And The Days Are Not Full Enough: 1

Nothing moved, even though this was not true. Something moved. In cities something always moved. You could look at a scene and even though its entire frame and posture was quiet something would be moving. The Rail, for instance. The small tight glow of a car on the Eastbound. Signs blinking. Windows. Small functions of light blunted by distance.

The boy looked at the city and waited for the sun to come up. This is what he was thinking; that something always moved. Sometimes when he looked at a scene that was perfectly still and saw something moving at last he found it strangely heartbreaking. It was like looking at a person sleeping; like looking at this person breathe. Modest and necessary actions.

War had not changed the city. There was, in some way, a tightening of things. Prices gestured in faintly dangerous directions, as they always did. Until the war came, actually came, to the city, it would not change. That was the thing about cities. They grew voraciously and then at some point having received some sign or signal they stopped and started falling apart. It was decay but it was gentle, untamed but idle, and reassuring. It gave resilience. So even though war had taken people and money the city did not notice.

People would come back from the war, alive and therefore unmourned, but people forgot to celebrate. But the boy thought that in any case there was no need to celebrate. Things were always moving, even moving on.

The Recruitment and Transfer tent was in the shadow of one of the larger buildings. In an hour or so it would open.  The boy had watched military take people for several weeks. They took people; yes. They told people the truth; they forced no-one; they followed procedure; they kept you informed; they accepted only the consenting; and they took people. The process was immaculate and venomous. It was hard to say what was wrong with it and in any case the boy thought, in a way that few people his age realised, that the military did something very good. Alchemising pain into something more soluble. Even if people died, which they did, there appeared something in that function that was not easy to dismiss.  The boy had watched people return from the war. Their faces were blank. They came to the offworld terminal and walked out of the tent with blank faces and put their bags down just outside the entrance. They talked to people. They bitched about the military, sometimes, and laughed. Some of it sounded very genuine. The voices were blank and relieved. Sometimes they did not talk to people and just sat and cried. Some of them held papers in their hands and looked at them for a long while. Some of them put their hands on the shoulders of other people. The hands were big or small or dark or pale and they clutched or were loose. The thing was that the military did not attempt to hide this. You signed up for the military while you watched people return. There was nothing to hide. It was a trick made unassailable by its honesty. Tell people about the duty and the glory of it; tell them about the death. And then say: but there is money, and this a death you are allowed breathe about. In an incalculable way it was, as they said, worth it. They never said what it was because there was no need or because any need had long since bled away.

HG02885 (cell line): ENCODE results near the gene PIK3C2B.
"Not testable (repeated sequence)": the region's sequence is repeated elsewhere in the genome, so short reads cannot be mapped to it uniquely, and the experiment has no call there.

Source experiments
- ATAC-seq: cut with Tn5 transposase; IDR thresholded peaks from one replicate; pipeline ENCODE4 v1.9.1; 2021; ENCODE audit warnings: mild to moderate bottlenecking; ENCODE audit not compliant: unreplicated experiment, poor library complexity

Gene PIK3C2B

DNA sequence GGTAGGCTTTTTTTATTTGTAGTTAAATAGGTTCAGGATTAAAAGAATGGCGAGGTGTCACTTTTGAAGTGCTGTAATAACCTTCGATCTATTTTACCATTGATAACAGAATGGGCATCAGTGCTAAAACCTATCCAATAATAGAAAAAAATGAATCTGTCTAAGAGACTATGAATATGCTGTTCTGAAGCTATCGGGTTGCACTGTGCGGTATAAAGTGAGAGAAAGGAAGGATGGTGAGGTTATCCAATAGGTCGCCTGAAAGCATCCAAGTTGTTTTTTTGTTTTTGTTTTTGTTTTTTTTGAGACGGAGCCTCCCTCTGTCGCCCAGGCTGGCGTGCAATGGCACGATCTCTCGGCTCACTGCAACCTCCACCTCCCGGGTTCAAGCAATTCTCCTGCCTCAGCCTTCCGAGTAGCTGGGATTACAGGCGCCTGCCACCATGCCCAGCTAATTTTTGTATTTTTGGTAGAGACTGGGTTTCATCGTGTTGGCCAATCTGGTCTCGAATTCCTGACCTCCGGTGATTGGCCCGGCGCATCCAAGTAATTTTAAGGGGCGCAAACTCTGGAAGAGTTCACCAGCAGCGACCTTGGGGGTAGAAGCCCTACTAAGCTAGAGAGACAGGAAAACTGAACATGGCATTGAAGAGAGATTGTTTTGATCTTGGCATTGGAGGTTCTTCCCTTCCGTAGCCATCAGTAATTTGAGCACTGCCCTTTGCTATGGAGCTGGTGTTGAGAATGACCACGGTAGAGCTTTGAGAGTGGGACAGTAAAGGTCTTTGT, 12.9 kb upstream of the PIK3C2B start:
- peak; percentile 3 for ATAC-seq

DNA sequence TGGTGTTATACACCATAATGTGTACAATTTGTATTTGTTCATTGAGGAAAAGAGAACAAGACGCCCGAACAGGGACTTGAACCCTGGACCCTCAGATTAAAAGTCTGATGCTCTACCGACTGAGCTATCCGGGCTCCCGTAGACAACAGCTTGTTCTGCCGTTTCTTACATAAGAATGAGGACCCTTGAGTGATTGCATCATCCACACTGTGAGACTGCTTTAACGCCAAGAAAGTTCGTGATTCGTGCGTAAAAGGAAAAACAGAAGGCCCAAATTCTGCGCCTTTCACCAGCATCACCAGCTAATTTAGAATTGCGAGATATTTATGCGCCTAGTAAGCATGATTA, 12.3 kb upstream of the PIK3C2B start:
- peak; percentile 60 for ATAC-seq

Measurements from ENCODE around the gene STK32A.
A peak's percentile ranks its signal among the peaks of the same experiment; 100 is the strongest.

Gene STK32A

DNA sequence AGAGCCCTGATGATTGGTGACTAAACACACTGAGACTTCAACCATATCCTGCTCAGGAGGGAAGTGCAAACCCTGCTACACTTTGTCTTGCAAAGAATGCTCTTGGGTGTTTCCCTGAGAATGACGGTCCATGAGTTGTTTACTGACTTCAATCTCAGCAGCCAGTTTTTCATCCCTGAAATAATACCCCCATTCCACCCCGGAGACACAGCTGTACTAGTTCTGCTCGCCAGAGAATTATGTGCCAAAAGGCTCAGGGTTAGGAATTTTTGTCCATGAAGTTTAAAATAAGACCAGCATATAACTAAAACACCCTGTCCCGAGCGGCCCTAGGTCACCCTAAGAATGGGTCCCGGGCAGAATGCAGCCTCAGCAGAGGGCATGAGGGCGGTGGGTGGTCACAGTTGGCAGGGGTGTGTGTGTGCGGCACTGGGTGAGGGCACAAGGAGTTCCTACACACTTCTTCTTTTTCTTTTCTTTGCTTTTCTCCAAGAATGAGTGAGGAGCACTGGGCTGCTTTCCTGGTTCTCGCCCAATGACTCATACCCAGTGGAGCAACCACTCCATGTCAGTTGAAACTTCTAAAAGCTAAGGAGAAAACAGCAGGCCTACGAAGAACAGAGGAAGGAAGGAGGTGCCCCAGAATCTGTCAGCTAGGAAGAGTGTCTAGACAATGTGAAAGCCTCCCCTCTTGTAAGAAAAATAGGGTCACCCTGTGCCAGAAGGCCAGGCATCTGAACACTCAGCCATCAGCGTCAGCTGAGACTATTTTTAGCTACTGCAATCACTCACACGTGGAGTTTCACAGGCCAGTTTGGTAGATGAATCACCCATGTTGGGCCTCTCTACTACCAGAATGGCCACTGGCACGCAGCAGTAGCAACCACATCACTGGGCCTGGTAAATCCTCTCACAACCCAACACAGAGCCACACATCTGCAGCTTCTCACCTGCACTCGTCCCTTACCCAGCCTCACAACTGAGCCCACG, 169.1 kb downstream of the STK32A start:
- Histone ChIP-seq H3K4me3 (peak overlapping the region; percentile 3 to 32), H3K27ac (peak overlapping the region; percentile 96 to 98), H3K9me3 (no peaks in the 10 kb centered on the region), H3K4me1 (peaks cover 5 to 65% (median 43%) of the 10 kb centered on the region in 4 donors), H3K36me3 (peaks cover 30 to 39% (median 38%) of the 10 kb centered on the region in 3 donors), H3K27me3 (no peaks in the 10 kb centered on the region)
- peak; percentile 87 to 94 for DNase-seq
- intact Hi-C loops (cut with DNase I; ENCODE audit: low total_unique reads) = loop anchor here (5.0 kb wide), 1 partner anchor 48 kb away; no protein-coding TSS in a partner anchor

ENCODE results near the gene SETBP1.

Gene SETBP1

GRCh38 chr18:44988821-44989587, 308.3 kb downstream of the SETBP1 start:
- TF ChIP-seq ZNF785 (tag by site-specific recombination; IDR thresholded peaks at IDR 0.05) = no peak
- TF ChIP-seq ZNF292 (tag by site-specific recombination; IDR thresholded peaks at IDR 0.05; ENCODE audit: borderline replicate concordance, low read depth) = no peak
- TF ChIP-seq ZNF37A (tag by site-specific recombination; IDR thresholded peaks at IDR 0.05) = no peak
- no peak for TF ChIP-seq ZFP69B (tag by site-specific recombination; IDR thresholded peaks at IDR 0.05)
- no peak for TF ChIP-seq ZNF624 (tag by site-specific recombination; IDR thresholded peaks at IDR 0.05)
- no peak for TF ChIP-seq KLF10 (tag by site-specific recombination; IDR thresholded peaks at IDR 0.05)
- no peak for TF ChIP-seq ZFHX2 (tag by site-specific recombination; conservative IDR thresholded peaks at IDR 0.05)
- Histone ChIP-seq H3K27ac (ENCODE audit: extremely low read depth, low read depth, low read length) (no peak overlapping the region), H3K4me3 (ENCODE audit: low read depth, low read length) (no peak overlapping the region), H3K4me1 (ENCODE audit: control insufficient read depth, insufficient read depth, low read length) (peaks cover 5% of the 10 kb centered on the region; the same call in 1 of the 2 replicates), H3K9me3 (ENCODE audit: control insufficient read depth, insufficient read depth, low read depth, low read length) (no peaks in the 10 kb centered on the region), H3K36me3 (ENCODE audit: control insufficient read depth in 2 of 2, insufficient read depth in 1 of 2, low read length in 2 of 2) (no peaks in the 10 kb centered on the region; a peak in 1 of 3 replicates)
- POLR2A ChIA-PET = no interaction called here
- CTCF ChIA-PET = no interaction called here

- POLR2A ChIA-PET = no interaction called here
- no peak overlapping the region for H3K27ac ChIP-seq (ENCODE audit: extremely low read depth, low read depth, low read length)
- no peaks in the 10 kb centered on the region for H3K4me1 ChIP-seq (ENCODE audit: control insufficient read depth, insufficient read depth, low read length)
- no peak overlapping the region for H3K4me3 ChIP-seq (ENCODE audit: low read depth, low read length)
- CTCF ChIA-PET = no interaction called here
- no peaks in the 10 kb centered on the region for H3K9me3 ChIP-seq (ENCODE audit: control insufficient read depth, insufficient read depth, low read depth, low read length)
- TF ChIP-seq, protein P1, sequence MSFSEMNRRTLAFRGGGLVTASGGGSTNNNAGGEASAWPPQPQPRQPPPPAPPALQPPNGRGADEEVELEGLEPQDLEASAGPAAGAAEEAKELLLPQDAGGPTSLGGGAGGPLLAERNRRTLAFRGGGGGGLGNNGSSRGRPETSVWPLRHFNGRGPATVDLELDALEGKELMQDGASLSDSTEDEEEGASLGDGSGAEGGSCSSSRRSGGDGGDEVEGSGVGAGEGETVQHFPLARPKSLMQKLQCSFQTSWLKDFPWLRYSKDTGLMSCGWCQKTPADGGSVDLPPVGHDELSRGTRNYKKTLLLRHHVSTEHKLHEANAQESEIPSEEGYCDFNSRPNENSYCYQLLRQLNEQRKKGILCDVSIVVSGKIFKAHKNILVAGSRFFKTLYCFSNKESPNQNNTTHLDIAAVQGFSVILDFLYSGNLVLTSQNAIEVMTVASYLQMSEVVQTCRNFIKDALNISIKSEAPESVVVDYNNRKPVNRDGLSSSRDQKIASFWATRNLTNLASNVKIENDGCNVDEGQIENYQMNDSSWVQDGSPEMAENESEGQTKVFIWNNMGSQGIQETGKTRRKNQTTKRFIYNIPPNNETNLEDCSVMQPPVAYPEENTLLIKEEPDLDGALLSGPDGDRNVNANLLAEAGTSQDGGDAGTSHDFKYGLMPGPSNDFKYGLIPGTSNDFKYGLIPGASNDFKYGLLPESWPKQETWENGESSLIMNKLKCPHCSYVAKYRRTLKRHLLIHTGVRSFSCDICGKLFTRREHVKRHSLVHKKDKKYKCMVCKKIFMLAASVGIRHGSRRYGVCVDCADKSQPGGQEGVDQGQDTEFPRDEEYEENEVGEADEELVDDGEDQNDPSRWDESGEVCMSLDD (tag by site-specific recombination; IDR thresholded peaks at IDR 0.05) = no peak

The boy stood on the hill and watched the sun come up. A train rumbled in its slow inertial flight past the Old Interbank building. Metal shone. Even concrete has its inflections of loss and grief. The boy thought this, or came close to thinking this, in a way he might not have been aware of. He went down.

The inside of the tent smelled of paper. There was a lot of it around. The boy stared for a while; paper was very expensive. But information on paper could only be stolen if you took the paper. In the war that had turned out to be important.

How did you fight the Kingdom? They had their Descendants; they had their Leviathan. These things people knew about and spoke about. Then there were other things people knew about but did not really understand or did not want to understand and these things people rarely spoke about.

It was not now relevant. The soft bustle inside the tent moved around they boy. Dates were mentioned; someone asked for the PT Forms to be passed over please before lunch this time; a sentence that ended with “…total fucking dickhead, that’s why…” – and then laughter; more faintly: “Well I mean yes but you know…” There were no queues at this hour. Some people stared at the boy. They knew what he was here to do. Maybe they pitied him. The boy did not know what to feel about that. Maybe it was not so much that he did not know what to feel about it as much as the fact that he did not feel anything about it in the first place.

A sign said: UNDOCUMENTED ENLISTMENT. The corporal at the desk leaned over to look at the boy. He saw a slender wounded thing that was grey everywhere. Grey eyes, grey hair, hands that came together in nervousness.

Part 2